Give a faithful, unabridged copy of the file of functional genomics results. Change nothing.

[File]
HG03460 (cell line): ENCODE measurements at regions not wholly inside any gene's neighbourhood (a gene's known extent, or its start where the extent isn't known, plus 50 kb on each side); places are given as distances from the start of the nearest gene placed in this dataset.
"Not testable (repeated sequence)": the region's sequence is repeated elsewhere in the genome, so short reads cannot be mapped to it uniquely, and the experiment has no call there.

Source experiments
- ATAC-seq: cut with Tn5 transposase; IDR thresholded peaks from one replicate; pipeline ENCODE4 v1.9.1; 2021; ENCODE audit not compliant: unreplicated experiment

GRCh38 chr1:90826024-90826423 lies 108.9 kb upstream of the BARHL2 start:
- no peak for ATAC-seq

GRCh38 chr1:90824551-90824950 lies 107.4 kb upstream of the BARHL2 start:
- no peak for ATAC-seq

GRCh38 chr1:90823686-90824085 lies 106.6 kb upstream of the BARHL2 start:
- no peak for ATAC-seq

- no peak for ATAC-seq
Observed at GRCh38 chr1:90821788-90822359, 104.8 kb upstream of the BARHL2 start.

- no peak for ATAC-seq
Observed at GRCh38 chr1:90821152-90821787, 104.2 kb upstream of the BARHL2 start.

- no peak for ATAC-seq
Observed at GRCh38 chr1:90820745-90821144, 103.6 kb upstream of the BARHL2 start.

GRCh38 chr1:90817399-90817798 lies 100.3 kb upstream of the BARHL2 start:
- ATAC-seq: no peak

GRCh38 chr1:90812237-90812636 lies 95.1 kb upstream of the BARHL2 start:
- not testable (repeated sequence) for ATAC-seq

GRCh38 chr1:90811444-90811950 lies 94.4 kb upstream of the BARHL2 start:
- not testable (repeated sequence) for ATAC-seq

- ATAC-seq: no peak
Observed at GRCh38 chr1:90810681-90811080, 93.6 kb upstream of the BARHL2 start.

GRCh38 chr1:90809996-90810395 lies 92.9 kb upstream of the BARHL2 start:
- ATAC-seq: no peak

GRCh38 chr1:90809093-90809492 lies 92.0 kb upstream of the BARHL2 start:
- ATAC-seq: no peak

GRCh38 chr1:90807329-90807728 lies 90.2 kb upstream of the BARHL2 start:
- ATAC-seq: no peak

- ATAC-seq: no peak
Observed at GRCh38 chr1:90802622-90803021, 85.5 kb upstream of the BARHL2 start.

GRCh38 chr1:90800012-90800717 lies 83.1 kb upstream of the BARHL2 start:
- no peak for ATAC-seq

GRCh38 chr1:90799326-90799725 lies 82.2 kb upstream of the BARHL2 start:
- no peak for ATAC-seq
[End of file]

HG03460 (cell line): ENCODE measurements at regions not wholly inside any gene's neighbourhood (a gene's known extent, or its start where the extent isn't known, plus 50 kb on each side); places are given as distances from the start of the nearest gene placed in this dataset.
"Not testable (repeated sequence)": the region's sequence is repeated elsewhere in the genome, so short reads cannot be mapped to it uniquely, and the experiment has no call there.

Source experiments
- ATAC-seq: cut with Tn5 transposase; IDR thresholded peaks from one replicate; pipeline ENCODE4 v1.9.1; 2021; ENCODE audit not compliant: unreplicated experiment

GRCh38 chr1:90826024-90826423 lies 108.9 kb upstream of the BARHL2 start:
- no peak for ATAC-seq

GRCh38 chr1:90824551-90824950 lies 107.4 kb upstream of the BARHL2 start:
- no peak for ATAC-seq

GRCh38 chr1:90823686-90824085 lies 106.6 kb upstream of the BARHL2 start:
- no peak for ATAC-seq

- no peak for ATAC-seq
Observed at GRCh38 chr1:90821788-90822359, 104.8 kb upstream of the BARHL2 start.

- no peak for ATAC-seq
Observed at GRCh38 chr1:90821152-90821787, 104.2 kb upstream of the BARHL2 start.

- no peak for ATAC-seq
Observed at GRCh38 chr1:90820745-90821144, 103.6 kb upstream of the BARHL2 start.

GRCh38 chr1:90817399-90817798 lies 100.3 kb upstream of the BARHL2 start:
- ATAC-seq: no peak

GRCh38 chr1:90812237-90812636 lies 95.1 kb upstream of the BARHL2 start:
- not testable (repeated sequence) for ATAC-seq

GRCh38 chr1:90811444-90811950 lies 94.4 kb upstream of the BARHL2 start:
- not testable (repeated sequence) for ATAC-seq

- ATAC-seq: no peak
Observed at GRCh38 chr1:90810681-90811080, 93.6 kb upstream of the BARHL2 start.

GRCh38 chr1:90809996-90810395 lies 92.9 kb upstream of the BARHL2 start:
- ATAC-seq: no peak

GRCh38 chr1:90809093-90809492 lies 92.0 kb upstream of the BARHL2 start:
- ATAC-seq: no peak

GRCh38 chr1:90807329-90807728 lies 90.2 kb upstream of the BARHL2 start:
- ATAC-seq: no peak

- ATAC-seq: no peak
Observed at GRCh38 chr1:90802622-90803021, 85.5 kb upstream of the BARHL2 start.

GRCh38 chr1:90800012-90800717 lies 83.1 kb upstream of the BARHL2 start:
- no peak for ATAC-seq

GRCh38 chr1:90799326-90799725 lies 82.2 kb upstream of the BARHL2 start:
- no peak for ATAC-seq